Jan 7, 2017; Ames, IA, USA; Iowa State Cyclones 4 star recruit Cameron Lard sits on the bench before the game against the Texas Longhorns at James H. Hilton Coliseum. Mandatory Credit: Jeffrey Becker-USA TODAY Sports
Can we finally give up on the idea of Cameron Lard making an impact for Iowa State this season?
Despite the 6-foot-9 freshman finally making it to Ames on Saturday, Steve Prohm still isn’t really entertaining the idea of playing Lard this season — and that’s the right move.
Would it be nice to add another front court player to the Cyclones’ rotation?
Of course, but thinking will be able to make an immediate impact on this veteran roster is far-fetched. Playing the post in the Big 12 is more than just being on the floor.
It can take weeks, even months, to learn the ins and outs of a collegiate defensive system. He’s never been asked to defend ball-screens to the level he would need to in this league. He’s never had to battle grown men like Baylor’s Johnathan Motley or Texas Tech’s Anthony Livingston.
He’s never played against the Mississippi Valley State’s of the world.
It is unfair expect this kid to be ready right away and face the level of physicality and the speed he would see in the Big 12 with essentially no time for preparation.
“I just can’t see it right now,” Prohm said on Monday. “He’s not even going to get his physical, I don’t even know, they told me last night, maybe, Wednesday, so we’ve got two road games this week. We’ve got Kansas then on Monday to where it just doesn’t seem realistic to me and so it’s not even something I’m thinking about.”
It takes time for players to adjust to what they’ll see at the college level. That’s what the summer and preseason before their freshman season is for. It’s what makes the non-conference schedule so valuable to young players.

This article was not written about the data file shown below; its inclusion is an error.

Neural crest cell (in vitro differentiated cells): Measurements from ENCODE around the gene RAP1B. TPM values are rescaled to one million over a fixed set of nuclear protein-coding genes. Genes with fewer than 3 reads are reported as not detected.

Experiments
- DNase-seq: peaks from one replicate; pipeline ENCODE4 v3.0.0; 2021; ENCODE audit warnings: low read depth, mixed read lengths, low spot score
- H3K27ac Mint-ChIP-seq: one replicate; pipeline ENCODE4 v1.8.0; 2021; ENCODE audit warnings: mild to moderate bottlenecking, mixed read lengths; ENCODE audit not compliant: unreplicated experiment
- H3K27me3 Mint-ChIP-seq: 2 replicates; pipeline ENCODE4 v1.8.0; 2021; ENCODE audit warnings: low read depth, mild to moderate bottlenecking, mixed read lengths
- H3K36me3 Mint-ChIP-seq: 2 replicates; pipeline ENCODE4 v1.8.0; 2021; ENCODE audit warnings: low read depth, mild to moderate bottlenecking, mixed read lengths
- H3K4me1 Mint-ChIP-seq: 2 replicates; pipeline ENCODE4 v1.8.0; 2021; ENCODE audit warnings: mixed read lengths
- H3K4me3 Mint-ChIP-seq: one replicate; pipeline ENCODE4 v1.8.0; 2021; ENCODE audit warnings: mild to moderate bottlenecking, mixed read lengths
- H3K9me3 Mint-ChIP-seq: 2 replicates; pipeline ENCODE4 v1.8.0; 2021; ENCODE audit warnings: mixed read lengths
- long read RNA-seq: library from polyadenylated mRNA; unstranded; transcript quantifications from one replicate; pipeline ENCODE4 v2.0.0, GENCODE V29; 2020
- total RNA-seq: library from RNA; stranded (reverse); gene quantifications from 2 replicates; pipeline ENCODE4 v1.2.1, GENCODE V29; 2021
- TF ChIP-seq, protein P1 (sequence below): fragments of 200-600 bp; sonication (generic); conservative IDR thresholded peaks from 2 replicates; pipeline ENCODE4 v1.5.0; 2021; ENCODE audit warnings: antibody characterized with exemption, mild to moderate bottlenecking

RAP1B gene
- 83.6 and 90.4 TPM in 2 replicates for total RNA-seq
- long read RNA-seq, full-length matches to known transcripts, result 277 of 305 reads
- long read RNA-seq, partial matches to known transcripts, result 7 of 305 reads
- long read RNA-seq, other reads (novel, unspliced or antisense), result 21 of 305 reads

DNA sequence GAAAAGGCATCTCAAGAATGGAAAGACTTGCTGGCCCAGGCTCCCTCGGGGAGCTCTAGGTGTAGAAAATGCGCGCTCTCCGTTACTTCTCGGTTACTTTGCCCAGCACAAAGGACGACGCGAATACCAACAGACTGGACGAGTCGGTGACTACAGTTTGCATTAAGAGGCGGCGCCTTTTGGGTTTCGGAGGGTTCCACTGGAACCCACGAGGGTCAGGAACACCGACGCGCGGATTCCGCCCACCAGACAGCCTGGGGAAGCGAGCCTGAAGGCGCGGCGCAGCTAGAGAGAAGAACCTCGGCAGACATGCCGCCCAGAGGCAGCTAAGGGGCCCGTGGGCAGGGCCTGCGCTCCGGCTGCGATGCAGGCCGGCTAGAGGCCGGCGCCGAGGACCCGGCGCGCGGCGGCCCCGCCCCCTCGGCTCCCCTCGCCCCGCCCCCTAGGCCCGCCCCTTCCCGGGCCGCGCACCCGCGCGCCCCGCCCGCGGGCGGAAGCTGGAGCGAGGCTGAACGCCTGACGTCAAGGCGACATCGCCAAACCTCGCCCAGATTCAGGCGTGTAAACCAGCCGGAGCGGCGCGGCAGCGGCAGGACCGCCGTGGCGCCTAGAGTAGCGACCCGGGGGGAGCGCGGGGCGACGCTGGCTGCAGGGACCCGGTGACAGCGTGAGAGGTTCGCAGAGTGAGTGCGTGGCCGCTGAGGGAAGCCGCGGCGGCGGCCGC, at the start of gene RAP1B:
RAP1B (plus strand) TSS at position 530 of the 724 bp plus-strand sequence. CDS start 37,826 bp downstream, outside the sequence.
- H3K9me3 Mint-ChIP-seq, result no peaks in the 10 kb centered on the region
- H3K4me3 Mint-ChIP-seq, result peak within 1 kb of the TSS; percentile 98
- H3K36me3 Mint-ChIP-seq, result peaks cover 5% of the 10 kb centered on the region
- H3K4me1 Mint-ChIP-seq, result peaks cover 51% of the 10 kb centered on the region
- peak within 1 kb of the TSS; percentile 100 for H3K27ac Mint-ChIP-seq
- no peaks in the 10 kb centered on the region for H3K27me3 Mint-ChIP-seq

Lard hasn’t experienced any of that. He’s spent the past few months playing against high schoolers for his prep school Pro Vision Academy. That’s far from a primer for the grind of the Big 12 schedule.
“I really just want to get him here and get him adjusted to college,” Prohm said. “People have been talking about if he’s going to play, he’s not even going to practice right now. I want him to get some structure and that’s the thing I talked about. Today, he was up at 7:45. He had academic meetings, class. He’ll get his physical sometime this week and then next week we’ll start integrating him into a strength and conditioning program. We will have him start observing practice this week, obviously. I don’t know what part of practice, you know, he’s so far behind it’s hard to just throw him right into five-on-five, so some closeout drills, some shell drills to where he’s learning and then we’ll do individual workouts and then we’ll slowly bring him along to get him into practice.”
People have to remember that this is a kid that struggled to even get into school this year. And some are still asking him to adjust to life on his own, college classes AND immediately jump into playing in one of the best conferences in college basketball?
Right now the discussion should be about what’s best for Lard as he tries to make a smooth transition to life in Ames and in college. It should be about making sure he is prepared to handle the grind of being a college student.
He will still have four more years to experience life as a college basketball player after redshirting the rest of this season. He will probably be a better player down the road because of it.
“I just want to get him into some structure and get him a day-to-day routine going,” Prohm said. “Get him comfortable before I think about anything else.”
And that’s the right move.